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Researchers study cuttlefish at the Brighton Sealife Centre

* 29 April 2003 *

Researchers study cuttlefish at the Brighton Sealife Centre

The strange and fascinating world of cuttlefish - the "Martians" of the seas - will be studied by University of Sussex researchers at a new facility at the Sealife Centre in Brighton.

"We've now got a laboratory at the Sealife Centre and while we're studying the cuttlefish, people will be able to watch us at work," says Dr Adam Shohet, Research Fellow in Neuroscience.

Dr Shohet and Dr Daniel Osorio have been working with the Sealife Centre on the collaboration for the last 18 months, fitting out the laboratory and designing an educational display for visitors.

"Cuttlefish are the nearest we can get to Martians," says Dr Osorio. "They are very like vertebrates in some ways in that they are mobile with big brains, but they have evolved from snails so they have come from a completely different evolutionary route and they do everything differently."

Cuttlefish are cephalopods - meaning 'head foot' - and they are native to British waters. They are voracious predators with eight arms and two feeding tentacles which they shoot out at the speed of a bullet to grab their prey and pull it in to their beak.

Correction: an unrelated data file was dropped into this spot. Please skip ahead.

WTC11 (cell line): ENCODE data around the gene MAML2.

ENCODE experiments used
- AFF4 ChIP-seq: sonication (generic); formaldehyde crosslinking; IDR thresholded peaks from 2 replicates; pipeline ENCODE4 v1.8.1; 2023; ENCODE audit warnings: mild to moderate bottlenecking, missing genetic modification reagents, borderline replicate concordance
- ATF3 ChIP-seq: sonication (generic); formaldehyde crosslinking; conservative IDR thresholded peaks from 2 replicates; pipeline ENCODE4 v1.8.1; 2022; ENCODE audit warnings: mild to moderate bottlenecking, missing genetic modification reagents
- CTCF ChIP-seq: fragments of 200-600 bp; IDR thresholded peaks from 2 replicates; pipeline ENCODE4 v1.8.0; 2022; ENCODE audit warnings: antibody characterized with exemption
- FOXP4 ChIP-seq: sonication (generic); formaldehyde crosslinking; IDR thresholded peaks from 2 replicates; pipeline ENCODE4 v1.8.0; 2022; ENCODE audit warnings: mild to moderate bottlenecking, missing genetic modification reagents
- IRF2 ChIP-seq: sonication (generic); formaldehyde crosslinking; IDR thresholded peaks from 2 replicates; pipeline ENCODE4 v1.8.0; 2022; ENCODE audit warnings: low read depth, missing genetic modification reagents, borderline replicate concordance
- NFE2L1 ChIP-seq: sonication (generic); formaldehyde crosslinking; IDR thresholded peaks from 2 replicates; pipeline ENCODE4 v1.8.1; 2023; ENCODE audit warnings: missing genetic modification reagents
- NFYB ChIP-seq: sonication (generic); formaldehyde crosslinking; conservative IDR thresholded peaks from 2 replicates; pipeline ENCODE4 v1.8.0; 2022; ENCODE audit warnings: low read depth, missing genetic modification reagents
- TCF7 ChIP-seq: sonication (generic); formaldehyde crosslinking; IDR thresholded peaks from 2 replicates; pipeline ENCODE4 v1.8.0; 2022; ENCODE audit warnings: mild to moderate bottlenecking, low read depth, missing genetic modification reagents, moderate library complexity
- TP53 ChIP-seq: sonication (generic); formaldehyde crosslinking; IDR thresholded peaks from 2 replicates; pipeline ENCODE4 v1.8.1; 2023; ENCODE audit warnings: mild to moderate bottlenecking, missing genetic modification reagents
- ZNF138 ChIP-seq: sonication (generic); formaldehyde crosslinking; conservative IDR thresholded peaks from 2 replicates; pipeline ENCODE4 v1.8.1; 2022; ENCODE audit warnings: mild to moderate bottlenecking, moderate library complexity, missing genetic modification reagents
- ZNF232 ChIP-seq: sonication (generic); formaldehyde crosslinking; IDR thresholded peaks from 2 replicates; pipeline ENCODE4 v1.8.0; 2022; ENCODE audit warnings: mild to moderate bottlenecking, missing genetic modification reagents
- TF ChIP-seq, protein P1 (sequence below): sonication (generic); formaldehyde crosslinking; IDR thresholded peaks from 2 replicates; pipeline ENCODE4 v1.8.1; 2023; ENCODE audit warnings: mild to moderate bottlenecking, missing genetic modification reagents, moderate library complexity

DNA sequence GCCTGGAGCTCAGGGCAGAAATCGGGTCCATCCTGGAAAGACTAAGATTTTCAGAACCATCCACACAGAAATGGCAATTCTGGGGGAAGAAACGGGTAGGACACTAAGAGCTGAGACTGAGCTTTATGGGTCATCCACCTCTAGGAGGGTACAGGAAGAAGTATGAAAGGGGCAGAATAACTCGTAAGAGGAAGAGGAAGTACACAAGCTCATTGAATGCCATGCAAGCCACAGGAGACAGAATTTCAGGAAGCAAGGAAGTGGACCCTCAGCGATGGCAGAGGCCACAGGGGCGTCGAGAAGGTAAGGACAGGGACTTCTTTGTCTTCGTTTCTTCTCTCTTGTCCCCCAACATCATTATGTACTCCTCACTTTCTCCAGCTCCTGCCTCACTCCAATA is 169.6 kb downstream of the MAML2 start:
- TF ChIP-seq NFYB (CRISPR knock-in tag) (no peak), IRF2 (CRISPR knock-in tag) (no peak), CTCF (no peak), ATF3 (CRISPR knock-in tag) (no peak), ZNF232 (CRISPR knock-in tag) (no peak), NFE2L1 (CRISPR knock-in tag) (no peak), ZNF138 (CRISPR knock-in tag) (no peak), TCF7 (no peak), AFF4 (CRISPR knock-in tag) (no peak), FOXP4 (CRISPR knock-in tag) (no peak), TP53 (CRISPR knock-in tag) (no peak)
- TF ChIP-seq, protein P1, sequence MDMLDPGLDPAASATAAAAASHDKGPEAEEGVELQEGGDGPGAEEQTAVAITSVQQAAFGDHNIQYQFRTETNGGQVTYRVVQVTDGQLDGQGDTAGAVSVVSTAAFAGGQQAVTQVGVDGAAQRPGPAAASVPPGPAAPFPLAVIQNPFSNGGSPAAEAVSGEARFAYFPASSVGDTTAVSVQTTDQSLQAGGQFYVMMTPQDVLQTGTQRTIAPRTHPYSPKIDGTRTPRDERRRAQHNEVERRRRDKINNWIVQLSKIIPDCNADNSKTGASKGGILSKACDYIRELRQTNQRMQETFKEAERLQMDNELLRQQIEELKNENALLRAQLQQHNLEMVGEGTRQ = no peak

They are also extremely vulnerable to attack, as their shells have evolved to be on the inside (the cuttlebones used in budgies' cages).

For this reason, cuttlefish have developed an incredible camouflage ability. "In less than a second they can completely change their colour. They've had to become masters of disguise," says Dr Shohet.

The camouflage system is also used for social communication and the Sussex team has developed image-processing software with which to study this behaviour.

Cuttlefish have also developed a defensive response which releases mildly narcotic ink to stun attackers and give them time to escape. This sepia ink is used as writing ink and to colour rice and pasta.

"Cuttlefish are very sensitive to water quality and at the Sealife Centre we have readily available sea water instead of the artificial sea water we have previously been having to use," says Dr Shohet.

Ex-Sussex student Emma Kelman, who recently completed her Masters degree in cuttlefish behaviour and who now works at the Sealife Centre, initiated the project with Peter Jones, the Centre's curator.

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